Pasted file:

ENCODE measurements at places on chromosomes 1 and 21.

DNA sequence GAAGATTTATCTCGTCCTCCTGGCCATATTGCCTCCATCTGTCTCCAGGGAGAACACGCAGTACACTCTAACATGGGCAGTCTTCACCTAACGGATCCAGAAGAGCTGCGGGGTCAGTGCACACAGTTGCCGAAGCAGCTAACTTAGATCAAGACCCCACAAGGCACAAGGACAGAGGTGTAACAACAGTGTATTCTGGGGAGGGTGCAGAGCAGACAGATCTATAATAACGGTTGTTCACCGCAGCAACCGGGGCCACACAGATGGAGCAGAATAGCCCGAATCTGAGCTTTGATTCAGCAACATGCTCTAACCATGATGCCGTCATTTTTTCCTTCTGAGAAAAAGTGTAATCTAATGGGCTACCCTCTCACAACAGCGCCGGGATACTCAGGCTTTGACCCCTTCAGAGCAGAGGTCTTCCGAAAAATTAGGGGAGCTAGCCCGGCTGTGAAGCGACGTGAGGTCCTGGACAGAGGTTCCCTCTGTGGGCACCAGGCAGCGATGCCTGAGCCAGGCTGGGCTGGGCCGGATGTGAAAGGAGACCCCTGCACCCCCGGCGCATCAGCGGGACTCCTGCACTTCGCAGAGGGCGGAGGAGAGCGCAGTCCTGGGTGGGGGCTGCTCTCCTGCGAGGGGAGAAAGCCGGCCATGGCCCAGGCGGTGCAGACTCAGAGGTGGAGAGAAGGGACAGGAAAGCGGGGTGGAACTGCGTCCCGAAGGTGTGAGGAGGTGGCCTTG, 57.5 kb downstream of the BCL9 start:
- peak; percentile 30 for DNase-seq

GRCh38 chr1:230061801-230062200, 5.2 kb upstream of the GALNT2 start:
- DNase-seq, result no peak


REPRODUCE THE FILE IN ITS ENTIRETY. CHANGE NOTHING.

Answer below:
ENCODE measurements at places on chromosomes 1 and 21.

DNA sequence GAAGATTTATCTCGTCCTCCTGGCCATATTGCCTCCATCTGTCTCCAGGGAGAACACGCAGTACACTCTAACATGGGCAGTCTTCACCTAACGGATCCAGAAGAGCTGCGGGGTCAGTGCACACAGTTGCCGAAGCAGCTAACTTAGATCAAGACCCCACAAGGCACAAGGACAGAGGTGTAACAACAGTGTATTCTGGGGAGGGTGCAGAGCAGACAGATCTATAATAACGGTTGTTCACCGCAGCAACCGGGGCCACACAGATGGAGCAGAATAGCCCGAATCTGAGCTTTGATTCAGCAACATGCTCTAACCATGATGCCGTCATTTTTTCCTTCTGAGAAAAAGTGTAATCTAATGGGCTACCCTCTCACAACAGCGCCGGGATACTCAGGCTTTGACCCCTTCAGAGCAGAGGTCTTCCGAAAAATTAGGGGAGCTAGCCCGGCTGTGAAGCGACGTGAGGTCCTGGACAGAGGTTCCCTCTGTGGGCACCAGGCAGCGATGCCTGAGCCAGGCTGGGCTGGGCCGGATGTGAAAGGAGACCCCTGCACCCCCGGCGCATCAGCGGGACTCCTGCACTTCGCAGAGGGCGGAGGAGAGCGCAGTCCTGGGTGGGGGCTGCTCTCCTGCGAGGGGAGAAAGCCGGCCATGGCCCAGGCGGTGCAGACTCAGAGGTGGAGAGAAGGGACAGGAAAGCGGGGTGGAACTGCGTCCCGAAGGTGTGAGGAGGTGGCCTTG, 57.5 kb downstream of the BCL9 start:
- peak; percentile 30 for DNase-seq

GRCh38 chr1:230061801-230062200, 5.2 kb upstream of the GALNT2 start:
- DNase-seq, result no peak